Survival analysis showed that higher bone marrow blast count was associated with longer OS, but there was no significant difference. In our study, sex (P = 0.017) and agranulocytosis (P = 0.026) could significantly affect OS [Table 3]. Men had a longer OS than women (9 months vs. 7.25 months). The patients with no agranulocytosis had a longer OS than patients with agranulocytosis (10.5 months vs. 6 months). Multivariate analysis for survival according to the defined risk factors was carried out by Cox proportional hazards model [Table 4]. We observed a significant contribution of agranulocytosis and severe anemia to survival, and platelets showed no contribution to survival. Agranulocytosis (P = 0.037, Exp (B) = 0.219) and severe anemia (P = 0.044, Exp (B) = 18.308) were statistically correlated with OS. OS of nine patients with AML was 7.5 (4–16) months. Because of small sample size, we did not analyze the prognostic factors for the survival of AML patients.
Table 3: Univariate analysis on patients' survival

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Table 4: Multivariate analysis on the risk factors for survival

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The OS of all the 36 patients is shown in [Figure 1]a. The median survival time of all the 27 patients with MDS was 8 (1–44) months, with 1-year OS rate of 68.2% and 2-year OS rate of 43%. The 1-year OS rate of the nine patients with AML was 66.7%. The survival status of patients with MDS or AML was not greatly different after they accepted the therapy of decitabine [Figure 1]a. We also compared the survival between responders and nonresponders, and a significant survival advantage in responders in the short term was observed (P = 0.015) [Figure 1]b.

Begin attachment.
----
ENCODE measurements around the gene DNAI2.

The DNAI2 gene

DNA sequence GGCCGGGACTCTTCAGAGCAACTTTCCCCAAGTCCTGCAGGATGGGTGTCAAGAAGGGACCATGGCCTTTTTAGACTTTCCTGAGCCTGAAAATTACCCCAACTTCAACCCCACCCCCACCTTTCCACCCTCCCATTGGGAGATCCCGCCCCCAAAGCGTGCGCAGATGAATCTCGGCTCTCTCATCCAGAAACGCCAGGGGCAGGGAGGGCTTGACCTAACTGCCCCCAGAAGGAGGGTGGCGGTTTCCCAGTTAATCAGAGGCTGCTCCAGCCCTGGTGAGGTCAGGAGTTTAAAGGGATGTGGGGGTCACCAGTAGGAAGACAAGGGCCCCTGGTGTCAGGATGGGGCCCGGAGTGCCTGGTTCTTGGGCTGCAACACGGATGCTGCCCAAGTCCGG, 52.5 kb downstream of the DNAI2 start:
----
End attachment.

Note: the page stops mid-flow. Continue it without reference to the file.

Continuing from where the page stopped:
Figure 1: Overall survival of patients with myelodysplastic syndrome and acute myeloid leukemia (a), and of responders and nonresponders (b) was analyzed, respectively. The survival status of patients with myelodysplastic syndrome or acute myeloid leukemia was not significantly improved by decitabine treatment, but a significant increased survival rate in responders in the short term was observed (P = 0.015)

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In general, the toxicity was very mild and the most common was myelosuppression. Most of them had Grade 3 or 4 hematologic toxicity. The agranulocytosis could last for 16.7 (7–30) days. During the period of myelosuppression, most patients needed blood transfusion. The median transfusion unit of red blood cell and platelet was 10U and 60U, respectively. Most patients could pull through the period of myelosuppression under the supportive treatment of blood transfusion, administration of hematopoietic-stimulating factors (granulocyte colony-stimulating factor, interleukin-11, thrombopoietin, erythropoietin), and active anti-infection. Infectious complications occurred in 15 (41.7%) patients during the treatment of decitabine, and the proportion of pneumonia was 27.8% [Table 5]. All patients received antiemetic prophylaxis so that no obvious nausea or vomiting was observed except in one case. Two cases (5.6%) had liver toxicity, who recovered well once decitabine treatment was stopped. No patients had cardiovascular and renal failure.